Could he have tried harder to reach out to the upper management and get their attention? Possibly, but Vandivier states that there was no one above his immediate supervisors or coworkers that he felt he could take it to. The head engineer of his plant, Bud Sunderman, was generally disconnect from day to day activities and the corporate headquarters did not provide any means to report such offenses, so Vandivier did the only thing he could to protect himself. Normally in large companies today, there is someone or a group assigned to investigate allegations such as these.

Being that this was 1968 and questioning the actions of supervisors was even more unacceptable than it was today, there was no such group for Vandivier did not have this option, which would be his primary means of notifying corporate headquarters. Because of the issues stated above, Vandivier did take the only option he had in order to protect himself and was right in taking the whistle blowing action he did.

Was it right to dismiss Vandivier from the company? Vandivier was resigning from the company, so was it right for Bud Sunderman, the plant's chief engineer, to fire him immediately upon receiving his letter of resignation?

This part of the incident seems to be an overreaction to hearing the news of what had been happening in the company for the first time. Sunderman kept himself separated from the day to day activities of the plant, because of this he was not aware of the events that were unfolding within the project and was not informed of the allegations being made by Vandivier.

Because of this lack of knowledge and the perceived act of trying to bring down the company, Vandivier was immediately fired. Sunderman's lack of knowledge is not an excuse to fire employees, but rather a fault of his own for putting responsibility for all plant activity on lower level managers and removing himself from the operation. If he were to have involved himself in the operations, he would have been fully aware of what was going on and the illegal activities could have been stopped before events escalated case study for b f goodrich wheel the point of outside involvement.

Sunderman was himself partly responsible for the actions of Vandivier, so firing him because of it was not justified. For further reading on a similar, more recent case study involving whistle blowing at Hughes Aircraft see the case study entitled "Goodearl and Aldred Versus Hughes Aircraft: Goodrich have or have not reported the failure of their Test Flights? Were they asked to report case study for b f goodrich wheel failures? Ethically, should they have reported these failures?

Legally, should they have reported these failures? The following section will answer answer these questions. Goodrich asked to Report Test Failure? In the contract, the Air Force required that B. Goodrich put forward reports. These reports had to contain material that proved the brakes by B. Goodrich passed qualifying tests specified by the Air Force. The brakes made for the Air Force however did not pass these qualifying tests yet B.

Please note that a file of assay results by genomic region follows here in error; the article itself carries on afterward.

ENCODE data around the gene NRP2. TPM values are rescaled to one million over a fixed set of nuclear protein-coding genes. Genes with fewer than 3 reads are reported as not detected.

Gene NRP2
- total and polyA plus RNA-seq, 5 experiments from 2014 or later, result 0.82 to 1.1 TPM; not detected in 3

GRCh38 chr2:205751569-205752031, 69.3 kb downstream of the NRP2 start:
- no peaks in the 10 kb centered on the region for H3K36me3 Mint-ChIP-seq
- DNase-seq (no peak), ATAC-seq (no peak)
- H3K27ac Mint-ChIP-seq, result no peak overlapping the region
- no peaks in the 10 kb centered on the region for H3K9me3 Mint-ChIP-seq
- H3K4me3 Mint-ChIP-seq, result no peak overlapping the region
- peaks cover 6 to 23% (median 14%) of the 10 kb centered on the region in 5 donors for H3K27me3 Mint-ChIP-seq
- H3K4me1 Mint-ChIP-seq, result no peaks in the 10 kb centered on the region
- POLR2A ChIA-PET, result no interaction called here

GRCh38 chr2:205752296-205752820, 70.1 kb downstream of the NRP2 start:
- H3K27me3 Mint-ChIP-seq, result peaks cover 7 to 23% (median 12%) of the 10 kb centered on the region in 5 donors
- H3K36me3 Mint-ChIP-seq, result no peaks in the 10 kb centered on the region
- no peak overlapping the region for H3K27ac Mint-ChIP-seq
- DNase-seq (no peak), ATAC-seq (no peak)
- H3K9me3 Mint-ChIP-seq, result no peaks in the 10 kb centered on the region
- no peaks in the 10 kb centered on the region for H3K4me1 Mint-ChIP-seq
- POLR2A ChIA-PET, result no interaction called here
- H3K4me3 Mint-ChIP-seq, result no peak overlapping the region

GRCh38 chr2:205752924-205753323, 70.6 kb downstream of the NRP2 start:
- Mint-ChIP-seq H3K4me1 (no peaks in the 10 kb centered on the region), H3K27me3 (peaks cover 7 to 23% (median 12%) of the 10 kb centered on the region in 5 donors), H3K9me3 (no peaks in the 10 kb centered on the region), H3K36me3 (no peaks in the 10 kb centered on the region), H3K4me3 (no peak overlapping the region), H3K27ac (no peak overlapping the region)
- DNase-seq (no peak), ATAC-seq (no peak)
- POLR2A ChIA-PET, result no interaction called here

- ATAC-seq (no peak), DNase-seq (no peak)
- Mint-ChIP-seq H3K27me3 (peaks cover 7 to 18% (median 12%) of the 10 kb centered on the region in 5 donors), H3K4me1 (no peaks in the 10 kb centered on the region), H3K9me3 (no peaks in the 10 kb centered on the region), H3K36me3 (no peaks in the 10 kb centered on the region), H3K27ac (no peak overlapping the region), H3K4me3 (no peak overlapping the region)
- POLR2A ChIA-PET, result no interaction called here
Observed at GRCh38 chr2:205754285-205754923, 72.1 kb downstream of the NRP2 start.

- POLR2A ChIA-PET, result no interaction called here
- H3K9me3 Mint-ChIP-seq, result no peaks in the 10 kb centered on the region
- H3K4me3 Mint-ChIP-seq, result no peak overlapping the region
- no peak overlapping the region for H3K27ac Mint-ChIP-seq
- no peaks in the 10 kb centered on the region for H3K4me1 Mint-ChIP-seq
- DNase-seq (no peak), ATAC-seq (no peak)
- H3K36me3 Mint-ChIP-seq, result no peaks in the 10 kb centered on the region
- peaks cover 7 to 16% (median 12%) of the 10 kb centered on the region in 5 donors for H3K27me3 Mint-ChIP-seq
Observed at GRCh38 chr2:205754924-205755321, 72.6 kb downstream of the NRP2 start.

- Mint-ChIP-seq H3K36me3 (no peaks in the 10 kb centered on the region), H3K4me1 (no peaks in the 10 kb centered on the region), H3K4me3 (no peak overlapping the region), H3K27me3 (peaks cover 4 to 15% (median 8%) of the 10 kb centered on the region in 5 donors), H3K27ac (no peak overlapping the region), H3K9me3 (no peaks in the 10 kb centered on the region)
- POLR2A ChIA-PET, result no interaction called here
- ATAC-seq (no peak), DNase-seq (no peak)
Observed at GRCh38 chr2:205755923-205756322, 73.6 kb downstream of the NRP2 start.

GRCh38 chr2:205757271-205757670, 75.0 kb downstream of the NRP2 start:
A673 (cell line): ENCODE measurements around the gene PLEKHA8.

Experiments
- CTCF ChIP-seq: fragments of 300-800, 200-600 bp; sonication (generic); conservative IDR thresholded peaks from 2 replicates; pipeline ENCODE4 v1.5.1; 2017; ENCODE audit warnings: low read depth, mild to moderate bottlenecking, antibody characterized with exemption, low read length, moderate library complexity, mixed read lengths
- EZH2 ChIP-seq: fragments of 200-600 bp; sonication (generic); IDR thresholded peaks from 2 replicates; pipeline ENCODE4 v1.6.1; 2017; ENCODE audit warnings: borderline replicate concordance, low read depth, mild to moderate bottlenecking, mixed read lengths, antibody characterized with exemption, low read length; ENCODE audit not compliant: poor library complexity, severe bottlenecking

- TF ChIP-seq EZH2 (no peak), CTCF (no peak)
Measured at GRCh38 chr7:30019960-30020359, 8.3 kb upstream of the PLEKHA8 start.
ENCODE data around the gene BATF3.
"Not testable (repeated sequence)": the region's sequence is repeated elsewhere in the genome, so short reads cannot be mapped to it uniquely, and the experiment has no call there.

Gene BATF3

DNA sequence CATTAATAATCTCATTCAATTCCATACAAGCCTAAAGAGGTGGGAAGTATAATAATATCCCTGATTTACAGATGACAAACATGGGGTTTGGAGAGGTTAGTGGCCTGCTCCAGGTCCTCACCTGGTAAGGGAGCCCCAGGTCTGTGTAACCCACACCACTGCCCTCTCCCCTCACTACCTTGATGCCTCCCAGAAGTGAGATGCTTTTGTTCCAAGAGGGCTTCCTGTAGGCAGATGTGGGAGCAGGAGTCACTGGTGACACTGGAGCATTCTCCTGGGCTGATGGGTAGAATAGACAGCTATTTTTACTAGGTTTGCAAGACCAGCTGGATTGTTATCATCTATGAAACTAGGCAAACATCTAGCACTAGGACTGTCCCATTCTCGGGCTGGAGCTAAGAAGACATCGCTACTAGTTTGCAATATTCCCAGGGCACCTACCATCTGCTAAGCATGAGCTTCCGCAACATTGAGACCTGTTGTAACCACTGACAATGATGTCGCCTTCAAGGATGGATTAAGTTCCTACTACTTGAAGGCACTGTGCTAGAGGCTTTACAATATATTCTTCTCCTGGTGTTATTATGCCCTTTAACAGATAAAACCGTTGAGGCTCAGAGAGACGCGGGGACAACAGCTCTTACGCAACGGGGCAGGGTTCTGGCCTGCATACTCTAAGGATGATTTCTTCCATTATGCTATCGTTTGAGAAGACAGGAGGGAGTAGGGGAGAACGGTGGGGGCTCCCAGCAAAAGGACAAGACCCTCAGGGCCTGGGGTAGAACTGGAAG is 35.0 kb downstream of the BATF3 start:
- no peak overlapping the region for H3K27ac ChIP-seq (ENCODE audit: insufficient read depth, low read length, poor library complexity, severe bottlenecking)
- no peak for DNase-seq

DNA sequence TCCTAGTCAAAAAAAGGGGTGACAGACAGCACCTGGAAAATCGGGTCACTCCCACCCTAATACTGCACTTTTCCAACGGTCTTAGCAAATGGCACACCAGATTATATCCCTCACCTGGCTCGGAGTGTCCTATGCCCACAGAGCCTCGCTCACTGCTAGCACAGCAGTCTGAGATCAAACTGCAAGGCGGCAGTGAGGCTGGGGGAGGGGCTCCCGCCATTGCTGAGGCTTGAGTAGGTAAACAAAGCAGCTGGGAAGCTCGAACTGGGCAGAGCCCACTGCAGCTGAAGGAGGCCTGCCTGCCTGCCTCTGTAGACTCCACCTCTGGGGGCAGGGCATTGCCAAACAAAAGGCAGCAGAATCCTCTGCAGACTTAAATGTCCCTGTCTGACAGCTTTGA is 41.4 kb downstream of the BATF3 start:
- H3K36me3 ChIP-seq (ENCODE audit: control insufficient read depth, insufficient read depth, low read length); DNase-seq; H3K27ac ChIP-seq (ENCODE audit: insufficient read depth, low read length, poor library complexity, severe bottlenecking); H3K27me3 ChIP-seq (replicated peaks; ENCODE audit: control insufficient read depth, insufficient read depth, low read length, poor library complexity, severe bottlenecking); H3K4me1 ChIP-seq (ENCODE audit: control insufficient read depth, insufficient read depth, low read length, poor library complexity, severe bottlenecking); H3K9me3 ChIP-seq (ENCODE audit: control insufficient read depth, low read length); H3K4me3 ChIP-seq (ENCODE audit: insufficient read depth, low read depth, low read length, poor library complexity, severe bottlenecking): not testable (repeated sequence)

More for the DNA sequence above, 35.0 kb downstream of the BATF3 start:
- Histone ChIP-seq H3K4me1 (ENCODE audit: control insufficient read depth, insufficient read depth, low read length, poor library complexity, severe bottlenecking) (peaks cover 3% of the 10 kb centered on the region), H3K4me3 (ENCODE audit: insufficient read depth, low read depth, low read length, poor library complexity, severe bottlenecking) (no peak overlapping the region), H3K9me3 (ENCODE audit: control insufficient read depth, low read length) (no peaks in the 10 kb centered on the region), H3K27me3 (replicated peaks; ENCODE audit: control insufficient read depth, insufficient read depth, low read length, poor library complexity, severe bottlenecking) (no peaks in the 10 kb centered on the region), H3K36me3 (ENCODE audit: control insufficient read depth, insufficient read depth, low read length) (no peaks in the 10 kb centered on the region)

Goodrich falsified these reports and submitted them to the Air Force, hiding the failure. Goodrich was asked to report on the Test Flights. However, they lied, rendering the reports false. Goodrich have Reported Failure? In general, lying is ethically frowned upon. Goodrich lied on the reports. The reports contained vital information that showed whether their brakes passed or did not pass the test flights set forward by the Air Force.

Goodrich falsified the reports because they were out of time or because they got lazy, it was unethical for B.

  1. Goodrich Tire Line was then sold to Michelin.
  2. The Air Force could have also blown the whistle on the test flights a little sooner also.
  3. He basically whistle-blowed on B. The story begins as the B.
  4. Members of the Goodrich staff did not present an honest picture of what the four-rotor brake's limitations were. This section will examine the events surrounding Vandivier's whistle blowing on and later firing from B.

Goodrich to not report failure when failure was evident. It is unethical to compromise safety, lie, and misguide someone or anyone. Goodrich did all of these. A contract is a written agreement that both participating parties must abide by and stay true to.

Goodrich accepted the contract by the Air Force. The contract required that B. Goodrich submit reports as to if failure was or was not evident on the qualifying tests set forward by the Air Force. Goodrich did submit these reports but lied on them. They did not report the failure that occured and these failures were required by the contract to be submitted in the report to the Air Force.

To not abide by the contract is illegal and thus B. Goodrich commited an illegal act. Public safety becomes very crucial in this part of the case study. The questions are now whose to blame?